Russia-Ukraine: Former residents, Marquette expert watching conflict
MILWAUKEE - President Joe Biden said Friday he is "convinced" that Russia's president has decided to invade Ukraine.
In Shorewood – 5,300 miles from the Russian-Ukrainian border – the owner of Russian Food and Gifts joins his customers in closely watching the enfolding crisis.
"A lot of people that we get here, they are just shocked with what is happening, because God forbid something starts, both sides will take causalities, a lot of causalities," Nikolay Rogovskiy said.
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Rogovskiy left Ukraine 20 years ago, and is still in touch with family in his homeland and in Russia.
"They don’t want anything to start, any kind of war, because obviously, a huge part of Russia has relatives in Ukraine and vice versa. It would make no sense. It’s like brother going against sister," he said.
"To be honest, I doubt anything is going to happen," added Rogovskiy.
Shopping at the store Saturday was a couple – the wife from Russia and the husband from Ukraine – who is also calling family back home.
"I’m not worried," said Lyudmila Mizolyk.
Meanwhile, Marquette University Professor Lowell Barrington, Ph.D. – an expert on Ukraine – is worried.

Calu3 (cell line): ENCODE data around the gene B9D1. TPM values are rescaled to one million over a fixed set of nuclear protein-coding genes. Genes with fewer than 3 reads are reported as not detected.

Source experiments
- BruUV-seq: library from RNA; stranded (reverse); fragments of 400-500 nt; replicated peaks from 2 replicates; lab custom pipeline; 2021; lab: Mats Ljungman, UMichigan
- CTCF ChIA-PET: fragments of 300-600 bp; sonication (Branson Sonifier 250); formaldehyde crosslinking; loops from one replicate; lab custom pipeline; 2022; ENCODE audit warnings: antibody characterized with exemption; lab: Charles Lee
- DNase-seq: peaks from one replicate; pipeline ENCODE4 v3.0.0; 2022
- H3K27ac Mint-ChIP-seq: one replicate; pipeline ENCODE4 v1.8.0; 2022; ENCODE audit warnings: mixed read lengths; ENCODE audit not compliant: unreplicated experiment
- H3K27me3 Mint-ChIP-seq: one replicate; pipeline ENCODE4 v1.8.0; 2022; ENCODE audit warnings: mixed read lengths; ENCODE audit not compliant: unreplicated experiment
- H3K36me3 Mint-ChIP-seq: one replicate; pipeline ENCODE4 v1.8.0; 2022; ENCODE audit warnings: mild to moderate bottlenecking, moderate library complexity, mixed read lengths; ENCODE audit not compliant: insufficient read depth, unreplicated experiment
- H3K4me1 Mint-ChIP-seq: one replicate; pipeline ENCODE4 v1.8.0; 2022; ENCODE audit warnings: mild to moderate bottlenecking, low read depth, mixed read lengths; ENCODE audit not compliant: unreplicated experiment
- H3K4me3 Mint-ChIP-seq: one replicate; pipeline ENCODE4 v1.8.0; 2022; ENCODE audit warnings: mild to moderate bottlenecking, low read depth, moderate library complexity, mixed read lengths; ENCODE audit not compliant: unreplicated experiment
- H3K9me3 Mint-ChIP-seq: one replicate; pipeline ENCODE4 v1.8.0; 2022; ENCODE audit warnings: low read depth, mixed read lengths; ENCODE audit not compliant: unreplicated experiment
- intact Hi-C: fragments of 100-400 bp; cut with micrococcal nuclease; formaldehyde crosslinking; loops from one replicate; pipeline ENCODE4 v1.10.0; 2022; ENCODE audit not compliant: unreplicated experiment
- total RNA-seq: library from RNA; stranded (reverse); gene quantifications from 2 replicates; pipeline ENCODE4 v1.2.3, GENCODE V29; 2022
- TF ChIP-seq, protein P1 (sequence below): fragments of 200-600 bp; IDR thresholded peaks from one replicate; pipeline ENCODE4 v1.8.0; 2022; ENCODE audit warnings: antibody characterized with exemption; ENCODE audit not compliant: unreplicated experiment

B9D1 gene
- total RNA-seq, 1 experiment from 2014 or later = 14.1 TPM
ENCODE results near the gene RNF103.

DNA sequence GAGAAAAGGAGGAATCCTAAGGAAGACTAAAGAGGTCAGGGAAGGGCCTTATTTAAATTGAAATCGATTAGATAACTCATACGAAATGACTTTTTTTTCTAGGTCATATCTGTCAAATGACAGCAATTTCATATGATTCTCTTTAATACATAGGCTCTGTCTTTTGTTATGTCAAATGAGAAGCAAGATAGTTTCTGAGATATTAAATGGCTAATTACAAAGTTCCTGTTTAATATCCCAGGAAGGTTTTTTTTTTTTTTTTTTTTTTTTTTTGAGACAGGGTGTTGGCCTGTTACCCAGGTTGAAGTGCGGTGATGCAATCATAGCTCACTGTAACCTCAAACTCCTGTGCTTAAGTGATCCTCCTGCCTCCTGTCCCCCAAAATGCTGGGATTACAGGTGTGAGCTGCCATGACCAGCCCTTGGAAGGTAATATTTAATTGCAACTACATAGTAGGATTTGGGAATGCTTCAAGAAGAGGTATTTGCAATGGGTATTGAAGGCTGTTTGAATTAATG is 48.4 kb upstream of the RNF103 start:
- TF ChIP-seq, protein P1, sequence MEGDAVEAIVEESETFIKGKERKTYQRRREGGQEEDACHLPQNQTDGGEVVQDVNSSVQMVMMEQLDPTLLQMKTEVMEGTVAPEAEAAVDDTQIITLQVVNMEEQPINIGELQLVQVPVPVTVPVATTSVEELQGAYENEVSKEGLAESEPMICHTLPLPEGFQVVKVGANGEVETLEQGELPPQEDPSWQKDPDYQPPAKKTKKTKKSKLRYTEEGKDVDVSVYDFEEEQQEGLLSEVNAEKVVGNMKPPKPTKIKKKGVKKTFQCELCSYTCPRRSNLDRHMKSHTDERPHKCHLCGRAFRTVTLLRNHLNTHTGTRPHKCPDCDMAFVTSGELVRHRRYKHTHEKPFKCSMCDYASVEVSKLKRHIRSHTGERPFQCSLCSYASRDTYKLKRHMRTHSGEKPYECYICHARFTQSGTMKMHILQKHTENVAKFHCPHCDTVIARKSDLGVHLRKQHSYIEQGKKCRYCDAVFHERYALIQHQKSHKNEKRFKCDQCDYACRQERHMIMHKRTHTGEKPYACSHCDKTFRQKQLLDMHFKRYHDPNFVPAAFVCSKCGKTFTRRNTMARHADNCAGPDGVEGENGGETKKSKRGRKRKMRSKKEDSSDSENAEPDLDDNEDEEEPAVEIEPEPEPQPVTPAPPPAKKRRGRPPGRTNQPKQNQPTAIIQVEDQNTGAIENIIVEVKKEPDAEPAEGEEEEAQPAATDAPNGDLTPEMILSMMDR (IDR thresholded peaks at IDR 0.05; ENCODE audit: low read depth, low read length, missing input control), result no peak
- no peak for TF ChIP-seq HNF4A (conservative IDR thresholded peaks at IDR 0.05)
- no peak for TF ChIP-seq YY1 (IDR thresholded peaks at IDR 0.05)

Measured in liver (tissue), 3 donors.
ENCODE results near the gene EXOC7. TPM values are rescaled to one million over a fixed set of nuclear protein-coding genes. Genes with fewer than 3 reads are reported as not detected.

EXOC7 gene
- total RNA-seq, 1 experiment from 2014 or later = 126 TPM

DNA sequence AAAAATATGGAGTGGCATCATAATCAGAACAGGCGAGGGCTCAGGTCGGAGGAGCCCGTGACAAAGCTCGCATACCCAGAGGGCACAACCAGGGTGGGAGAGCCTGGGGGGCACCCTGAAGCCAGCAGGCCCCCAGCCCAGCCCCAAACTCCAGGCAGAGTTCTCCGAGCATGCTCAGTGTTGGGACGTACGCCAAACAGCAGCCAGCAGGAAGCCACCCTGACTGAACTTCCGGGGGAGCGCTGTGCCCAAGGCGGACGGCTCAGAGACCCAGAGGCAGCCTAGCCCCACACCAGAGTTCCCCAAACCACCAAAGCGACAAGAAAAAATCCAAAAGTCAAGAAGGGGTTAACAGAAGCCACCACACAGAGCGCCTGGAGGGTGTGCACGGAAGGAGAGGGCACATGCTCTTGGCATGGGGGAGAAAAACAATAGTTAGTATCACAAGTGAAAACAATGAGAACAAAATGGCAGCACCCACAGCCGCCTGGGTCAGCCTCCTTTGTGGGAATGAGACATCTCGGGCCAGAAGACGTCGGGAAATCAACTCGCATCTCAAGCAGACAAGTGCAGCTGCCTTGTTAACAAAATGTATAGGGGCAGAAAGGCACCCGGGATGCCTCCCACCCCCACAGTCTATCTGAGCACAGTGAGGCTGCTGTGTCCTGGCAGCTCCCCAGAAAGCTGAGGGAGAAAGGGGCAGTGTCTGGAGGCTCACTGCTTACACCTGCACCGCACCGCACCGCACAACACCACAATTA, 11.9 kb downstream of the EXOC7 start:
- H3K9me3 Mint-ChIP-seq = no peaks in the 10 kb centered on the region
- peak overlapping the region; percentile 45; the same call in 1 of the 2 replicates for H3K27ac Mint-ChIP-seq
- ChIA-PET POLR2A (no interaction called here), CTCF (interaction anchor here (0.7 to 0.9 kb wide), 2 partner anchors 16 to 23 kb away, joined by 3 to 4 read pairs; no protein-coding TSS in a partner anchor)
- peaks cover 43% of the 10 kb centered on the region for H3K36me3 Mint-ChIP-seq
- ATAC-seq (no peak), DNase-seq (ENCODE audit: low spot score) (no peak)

"I think this is real, and this is a build up that goes way beyond making some noise," Barrington said.
Pointing to a map of Ukraine, he added the country is "essentially surrounded on those three sides of the border…They would potentially be trying to push in from all three sides."
What is the impetus for Russian President Vladimir Putin to move more and more troops to the border? Barrington said it is to stop Ukraine from joining NATO, the military alliance of the United States and European countries.
"He believes and really deeply believes in this idea that Russia is a great power, and he needs to reestablish that Russian greatness," said Barrington. "Part of that story is keeping Ukraine in the fold, not letting it join an alliance of countries that he would see as anti-Russian."
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If Russia invades, they have to consider the prospects of long-term guerrilla warfare against them. Barrington compares it to the U.S. in Iraq.
With worries about the possibility of war, Wisconsinites join the world in watching and waiting.
"I only pray for the peace. That’s the only thing that I want. I don’t want people to die from one side or the other," Rogovskiy said. "I pray to the God that they just find a diplomatic solution to all that conflict."
The U.S. and its European partners are keeping diplomacy open while threatening heavy sanctions if Russia invades Ukraine.